PD’s own dissect beer. Leave the pretentiousness on the curb.
I grew up on a farm in Lawrenceburg, Kentucky. Every day to and from school, we would pass one of Anderson County’s two distilleries. The smell of mash in the morning still brings back a flood of childhood memories. So when I heard that Anderson Valley produced a beer aged in an Anderson County batch of Bourbon barrels, I was naturally rather intrigued. I am a serious Bourbon drinker and, quite honestly, know more about Bourbon than I do beer. You grow up with it, you tend to learn a few things.
Bell’s Brewery- Hopslam
When considering the progress India Pale Ales have made in the American beer drinking culture while also crediting the rise of microbreweries, hopheads have it made. With the diverse spectrum …
Dry Dock Brewery
Typically, when it comes to drinking beer, my rule is the more IBU’s the better. IBUs represent bitterness. Bitterness represents hops. Hops are delicious. Very delicious. IBUs can be as low …
I’m conflicted; after months of anticipation and searching high & low to find it, I paid the iron price for what was almost assuredly going to be one of my new favorite drinks. But after tracking for Ommegang’s Game of Thrones partnership Iron Throne Blonde Ale, I felt a little let down.
IBU: a lot (per their website)
Last weekend I went home and, because my parents were in Denver (jealous!), the fridge was pretty empty food wise. Lucky for me there was plenty of beer though! There was the usual Yuengling, some Great Lakes, and then I saw it: Aviator Brewing Company’s Devils Tramping Ground Tripel. Unfortunately, that’s not what I’m reviewing tonight. However, I am showcasing another Aviator beer, their Hogwild India Pale Ale.
Highland Brewing Company Kashmir IPA
(6.0% ABV, 60 IBU)
Ashveille, North Carolina has been put on the national craft beer map as of late with the expansion of large western brewing operations to the east coast. Asheville (and the surrounding area) now calls itself home to New Belgium, Oskar Blues, and Sierra Nevada. However, it is Asheville’s own Highland Brewing Company, who have been brewing in this area since the first craft beer boom in the mid-90s, that gets the spotlight in today’s review with their Kashmir IPA.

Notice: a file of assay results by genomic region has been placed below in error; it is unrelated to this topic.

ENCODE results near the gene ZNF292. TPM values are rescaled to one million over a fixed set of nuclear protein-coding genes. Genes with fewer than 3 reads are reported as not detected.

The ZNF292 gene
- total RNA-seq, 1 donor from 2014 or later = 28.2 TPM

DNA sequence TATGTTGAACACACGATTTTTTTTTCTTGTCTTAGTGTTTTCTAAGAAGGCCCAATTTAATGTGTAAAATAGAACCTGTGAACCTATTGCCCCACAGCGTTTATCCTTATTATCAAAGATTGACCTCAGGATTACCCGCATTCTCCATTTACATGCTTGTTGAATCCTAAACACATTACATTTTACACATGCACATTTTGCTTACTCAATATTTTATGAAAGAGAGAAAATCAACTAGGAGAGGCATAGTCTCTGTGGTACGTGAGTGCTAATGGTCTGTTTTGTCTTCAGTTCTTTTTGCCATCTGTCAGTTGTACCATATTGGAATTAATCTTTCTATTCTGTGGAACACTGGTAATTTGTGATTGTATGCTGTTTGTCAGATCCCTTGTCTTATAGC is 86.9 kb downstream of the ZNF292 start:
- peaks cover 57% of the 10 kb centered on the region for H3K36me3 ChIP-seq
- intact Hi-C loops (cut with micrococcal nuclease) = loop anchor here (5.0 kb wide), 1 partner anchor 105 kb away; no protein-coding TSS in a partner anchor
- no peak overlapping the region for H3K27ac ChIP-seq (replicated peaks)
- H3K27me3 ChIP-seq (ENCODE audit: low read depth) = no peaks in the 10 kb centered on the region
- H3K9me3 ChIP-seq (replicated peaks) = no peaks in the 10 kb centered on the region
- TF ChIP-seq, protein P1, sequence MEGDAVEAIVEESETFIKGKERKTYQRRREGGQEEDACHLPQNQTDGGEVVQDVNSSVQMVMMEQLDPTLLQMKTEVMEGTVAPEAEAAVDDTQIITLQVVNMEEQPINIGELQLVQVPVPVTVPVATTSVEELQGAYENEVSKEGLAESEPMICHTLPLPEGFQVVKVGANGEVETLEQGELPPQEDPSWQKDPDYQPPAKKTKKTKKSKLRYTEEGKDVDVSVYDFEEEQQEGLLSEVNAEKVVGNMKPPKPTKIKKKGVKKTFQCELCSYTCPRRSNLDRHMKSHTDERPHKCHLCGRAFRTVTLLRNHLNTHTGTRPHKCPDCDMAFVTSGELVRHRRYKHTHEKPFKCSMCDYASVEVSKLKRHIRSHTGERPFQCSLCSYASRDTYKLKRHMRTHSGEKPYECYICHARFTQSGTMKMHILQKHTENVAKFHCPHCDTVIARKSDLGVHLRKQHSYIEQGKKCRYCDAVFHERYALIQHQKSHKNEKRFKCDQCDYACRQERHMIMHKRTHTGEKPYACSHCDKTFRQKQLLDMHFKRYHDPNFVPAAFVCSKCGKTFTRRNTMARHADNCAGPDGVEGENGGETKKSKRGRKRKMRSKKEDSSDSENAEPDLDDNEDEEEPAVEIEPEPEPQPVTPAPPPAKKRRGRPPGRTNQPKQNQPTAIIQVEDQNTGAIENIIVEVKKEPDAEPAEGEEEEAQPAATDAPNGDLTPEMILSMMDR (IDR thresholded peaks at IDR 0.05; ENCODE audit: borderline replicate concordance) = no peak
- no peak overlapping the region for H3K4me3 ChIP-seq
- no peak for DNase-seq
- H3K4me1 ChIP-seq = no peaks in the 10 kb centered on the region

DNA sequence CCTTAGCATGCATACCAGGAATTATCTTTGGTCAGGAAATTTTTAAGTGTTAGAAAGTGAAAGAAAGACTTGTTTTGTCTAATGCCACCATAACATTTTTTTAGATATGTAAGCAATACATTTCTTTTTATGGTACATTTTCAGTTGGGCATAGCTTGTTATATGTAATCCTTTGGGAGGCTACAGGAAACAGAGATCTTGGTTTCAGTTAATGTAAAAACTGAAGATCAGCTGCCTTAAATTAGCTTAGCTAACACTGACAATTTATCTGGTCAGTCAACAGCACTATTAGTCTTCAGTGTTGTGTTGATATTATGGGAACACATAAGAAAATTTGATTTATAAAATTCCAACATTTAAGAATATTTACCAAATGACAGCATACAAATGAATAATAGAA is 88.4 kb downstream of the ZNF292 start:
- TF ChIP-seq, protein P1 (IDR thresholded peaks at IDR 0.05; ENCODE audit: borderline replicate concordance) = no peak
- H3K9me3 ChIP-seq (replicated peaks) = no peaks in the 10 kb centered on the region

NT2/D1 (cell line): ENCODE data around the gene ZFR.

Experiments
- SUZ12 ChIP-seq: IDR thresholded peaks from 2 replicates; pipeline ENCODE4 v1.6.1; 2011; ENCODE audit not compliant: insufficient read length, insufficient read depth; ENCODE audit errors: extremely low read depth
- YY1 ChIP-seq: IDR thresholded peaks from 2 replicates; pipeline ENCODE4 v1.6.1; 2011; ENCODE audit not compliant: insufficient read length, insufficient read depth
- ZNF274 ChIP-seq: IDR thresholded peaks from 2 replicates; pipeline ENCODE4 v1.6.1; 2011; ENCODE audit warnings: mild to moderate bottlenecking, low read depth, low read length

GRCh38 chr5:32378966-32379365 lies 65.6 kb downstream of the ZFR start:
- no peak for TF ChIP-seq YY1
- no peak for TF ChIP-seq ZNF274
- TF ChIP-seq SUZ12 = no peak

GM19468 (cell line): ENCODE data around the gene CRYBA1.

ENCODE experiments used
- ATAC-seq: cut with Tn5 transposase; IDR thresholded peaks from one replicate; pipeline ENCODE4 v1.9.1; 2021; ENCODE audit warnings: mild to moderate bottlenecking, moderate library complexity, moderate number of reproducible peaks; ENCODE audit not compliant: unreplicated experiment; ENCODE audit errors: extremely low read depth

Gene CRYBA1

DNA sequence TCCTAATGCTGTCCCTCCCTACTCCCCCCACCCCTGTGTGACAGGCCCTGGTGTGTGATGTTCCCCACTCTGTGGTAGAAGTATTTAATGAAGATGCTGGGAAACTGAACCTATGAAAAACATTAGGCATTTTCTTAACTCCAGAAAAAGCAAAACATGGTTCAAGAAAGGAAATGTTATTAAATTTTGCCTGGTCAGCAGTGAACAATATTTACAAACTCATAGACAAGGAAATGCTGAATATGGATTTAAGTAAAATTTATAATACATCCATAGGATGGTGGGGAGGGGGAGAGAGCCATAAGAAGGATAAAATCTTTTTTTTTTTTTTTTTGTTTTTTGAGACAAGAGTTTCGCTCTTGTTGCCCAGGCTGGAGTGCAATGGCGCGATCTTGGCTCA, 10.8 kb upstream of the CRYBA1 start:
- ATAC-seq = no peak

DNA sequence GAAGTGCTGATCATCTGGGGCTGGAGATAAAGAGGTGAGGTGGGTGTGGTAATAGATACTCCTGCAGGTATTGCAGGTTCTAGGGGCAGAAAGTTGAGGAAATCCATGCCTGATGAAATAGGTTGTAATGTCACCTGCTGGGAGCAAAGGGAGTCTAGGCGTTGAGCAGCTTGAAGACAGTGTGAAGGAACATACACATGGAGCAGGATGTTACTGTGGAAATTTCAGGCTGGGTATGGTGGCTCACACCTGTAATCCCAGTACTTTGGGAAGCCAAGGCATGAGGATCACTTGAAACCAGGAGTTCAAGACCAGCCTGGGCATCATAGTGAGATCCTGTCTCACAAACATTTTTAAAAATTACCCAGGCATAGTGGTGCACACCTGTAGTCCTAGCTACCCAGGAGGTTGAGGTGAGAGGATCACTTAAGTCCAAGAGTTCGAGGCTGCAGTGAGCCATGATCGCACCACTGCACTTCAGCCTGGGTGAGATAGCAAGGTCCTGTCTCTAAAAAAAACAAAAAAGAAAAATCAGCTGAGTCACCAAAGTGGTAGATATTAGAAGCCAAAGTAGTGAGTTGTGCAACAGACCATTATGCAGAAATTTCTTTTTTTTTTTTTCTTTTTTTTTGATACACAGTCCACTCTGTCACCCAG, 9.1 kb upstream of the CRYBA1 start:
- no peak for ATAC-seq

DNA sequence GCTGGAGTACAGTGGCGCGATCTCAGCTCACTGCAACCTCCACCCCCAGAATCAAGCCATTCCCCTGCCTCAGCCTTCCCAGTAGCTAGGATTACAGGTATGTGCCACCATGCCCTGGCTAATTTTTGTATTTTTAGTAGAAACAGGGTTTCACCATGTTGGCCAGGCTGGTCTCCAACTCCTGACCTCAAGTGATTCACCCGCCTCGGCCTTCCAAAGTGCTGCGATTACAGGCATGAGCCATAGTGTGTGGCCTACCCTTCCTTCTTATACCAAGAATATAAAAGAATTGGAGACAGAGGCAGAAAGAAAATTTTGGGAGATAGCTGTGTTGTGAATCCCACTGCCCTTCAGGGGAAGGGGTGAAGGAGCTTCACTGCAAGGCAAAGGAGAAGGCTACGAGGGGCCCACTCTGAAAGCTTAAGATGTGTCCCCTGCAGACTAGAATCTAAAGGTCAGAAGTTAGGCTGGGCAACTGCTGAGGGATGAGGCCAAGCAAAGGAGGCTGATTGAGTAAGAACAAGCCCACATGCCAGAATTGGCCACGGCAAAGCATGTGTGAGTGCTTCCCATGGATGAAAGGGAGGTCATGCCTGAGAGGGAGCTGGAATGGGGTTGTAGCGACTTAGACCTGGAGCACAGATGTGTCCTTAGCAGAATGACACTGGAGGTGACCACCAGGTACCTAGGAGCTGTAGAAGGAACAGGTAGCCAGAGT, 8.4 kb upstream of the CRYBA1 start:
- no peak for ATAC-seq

Although this may not be obvious all the time, the reason why I started writing here is not because I love the Boston beer scene and think it is special and you should be aware of it, though I do. It is because I think Boston, the city, is special, and I humbly hoped I could transmit a little bit of that emotion through my beer writing.
I consider this to be THE Russian Imperial Stout. The Old Rasputin Russian Imperial Stout brand image is a drawing of Rasputin, the infamous Mad Monk, with a phrase in Russian encircling it – A sincere friend is not born instantly. I beg to differ with this sentiment as I found a quick liquid ‘friend’ in this dark, dry stout from just a few gulps. I’m telling you, on these Colorado cold evenings, this brew can hypnotize you with its healing powers of warmth. Much like Rasputin and his mysteries of healing magic, many are unsure how this ale makes you feel different after just a few pulls, but it really does evoke a sense of liquid sorcery in every sip.
Adult kickball leagues are great. The nostalgic feel of playing kickball in my backyard with my cousins is nice, but when you add beer to that, it’s fantastic. Last Thursday, I had the privilege of substituting in a kickball league in Cincinnati and was pleasantly surprised when I was offered some unique beers by a fellow teammate. One beer I particularly enjoyed was called River Horse Belgian Freeze, brewed and sold only in New Jersey. Therefore, if you ever find yourself visiting Jersey, I highly recommend you buy some of these beers to ease yourself into the experience of some Jersey Shore-esque behavior that seemed to have taken over the state.
Dogfish Head – Immort Ale
With a smoked peaty richness and a subtle sweet maple finish Immort Ale is bound to warm even the coldest of hearts in such chilly weather. Light carbonation and a roasty mouthfeel pairs …
ABV: 7.5% IBUs: 54
With the Spring weather being so bi-polar lately, I wasn’t sure that I would be able to ride my bike to Fort Collins Brewery to meet with marketing director Charles Stanley and chat beer. I sucked it up, threw on a scarf, and braved the wind. I was going to have a beer after all, The Fort Collins Brewery was releasing their most recent seasonal, Hoptitude Imperial Extra Pale Ale.
What I went to Jungle Jim’s looking for and what I came home with were two completely different beers. Nevertheless, I was pleased with my choice. Kona Brewing Company’s Koko Brown is an ale brewed with coconut, and I absolutely LOVE coconut! Coconut candy, coconut shrimp, coconut rum…you name it, I want it. Unfortunately, I know a lot of people who don’t enjoy it as much as I do, so I don’t get to eat it (or in this case drink it) as often as I would like.
On a Saturday in Fort Collins, a few of us PorchDrinkers brewery hopped, visiting New Belgium, Funkwerks and Odell. Lucky for us, a new beer debuted that day (April 6) at Odell Brewing, so it was a chance for all of us to try something new. The Tree Shaker Imperial Peach IPA is just as delicious as it promises to be.
It’s Marathon Monday! If you don’t know what that means, you obviously do not live in Boston. I suppose it’s known as “Patriots’ Day” elsewhere, but ironically, in the land of the Pats, the Boston Marathon is the main event. Imagine if Macy’s Thanksgiving Day was 20 miles longer in a city 1/20th the size of New York: things get a little crazy and crowded.